Even so, there are those who argue that the attributes of God can be stripped from Him. In other words, some are saying that God's attributes can be separated from His essence, either in part or wholly. One such individual had this to say: This difference in the essence of God and the attributes of God has been noted, not just by denominational writers, but by some brethren as well. Brother Roy H. Lanier, Sr. wrote, “While the attributes of God are `distinguishing characteristics of the divine nature,' we must be careful to view them as something apart from the essence of that divine nature. To view the sum of the attributes as God is to deny the personality of God.” But unfortunately we have some brethren doing exactly that. One has written, “God is His characteristics and attributes.” (Ronny Milliner, “Fullness,” Faith And Facts Quarterly, October, 1991, p. 29).
There is no citation given for brother Lanier's statement, but it is taken from page 24 of his book on God, entitled The Timeless Trinity. I have read this book and have found it quite useful. However, I have not always agreed with brother Lanier's conclusions, and in this instance, I, once again, disagree with him. Ontologically (i.e., by reason of His Being), “I AM THAT I AM” or “He who is” (Exodus 3:14) cannot be anything other than what He is. He is, as we have shown from Scripture, self-existent, eternal, infinite, and immutable, and He cannot be anything less. Surely, this truth is part of what God was saying about Himself when He said, “I AM THAT I AM.” If not, why not?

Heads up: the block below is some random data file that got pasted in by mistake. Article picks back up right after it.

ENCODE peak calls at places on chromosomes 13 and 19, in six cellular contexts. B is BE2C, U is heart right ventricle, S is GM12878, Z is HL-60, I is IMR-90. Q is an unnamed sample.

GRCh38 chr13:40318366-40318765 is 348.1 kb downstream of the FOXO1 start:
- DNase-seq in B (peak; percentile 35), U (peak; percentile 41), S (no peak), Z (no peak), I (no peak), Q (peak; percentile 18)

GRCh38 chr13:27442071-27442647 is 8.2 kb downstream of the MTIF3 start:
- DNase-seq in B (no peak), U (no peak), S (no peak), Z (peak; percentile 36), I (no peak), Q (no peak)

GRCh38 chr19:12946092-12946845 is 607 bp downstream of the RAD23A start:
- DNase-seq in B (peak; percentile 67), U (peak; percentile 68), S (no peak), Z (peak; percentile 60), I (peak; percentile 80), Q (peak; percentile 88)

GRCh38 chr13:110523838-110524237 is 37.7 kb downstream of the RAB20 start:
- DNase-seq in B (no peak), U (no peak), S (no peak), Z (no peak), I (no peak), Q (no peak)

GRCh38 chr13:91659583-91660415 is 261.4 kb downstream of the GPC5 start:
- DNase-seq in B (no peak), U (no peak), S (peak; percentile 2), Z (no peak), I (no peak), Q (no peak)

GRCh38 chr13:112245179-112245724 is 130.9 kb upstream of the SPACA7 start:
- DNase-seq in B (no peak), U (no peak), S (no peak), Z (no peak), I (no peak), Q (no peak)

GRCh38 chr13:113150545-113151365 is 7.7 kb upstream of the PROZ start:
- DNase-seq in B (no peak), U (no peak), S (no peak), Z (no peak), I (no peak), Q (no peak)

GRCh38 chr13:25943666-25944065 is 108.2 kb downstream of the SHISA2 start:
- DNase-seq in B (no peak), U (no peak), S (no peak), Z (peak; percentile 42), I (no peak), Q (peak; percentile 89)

Incidentally, brother Lanier believes that Jesus is the “divine-human” or “God-man,” who, while here on earth, “retained all the attributes of Deity” (The Timeless Trinity, p. 268). And on page 242, he said, Jesus “could not cease to possess the essential attributes of God, for he is immutable.” In other words, brother Lanier, unlike the one who quotes him, does not believe that the “divine nature” can be divested of the “attributes of Deity.”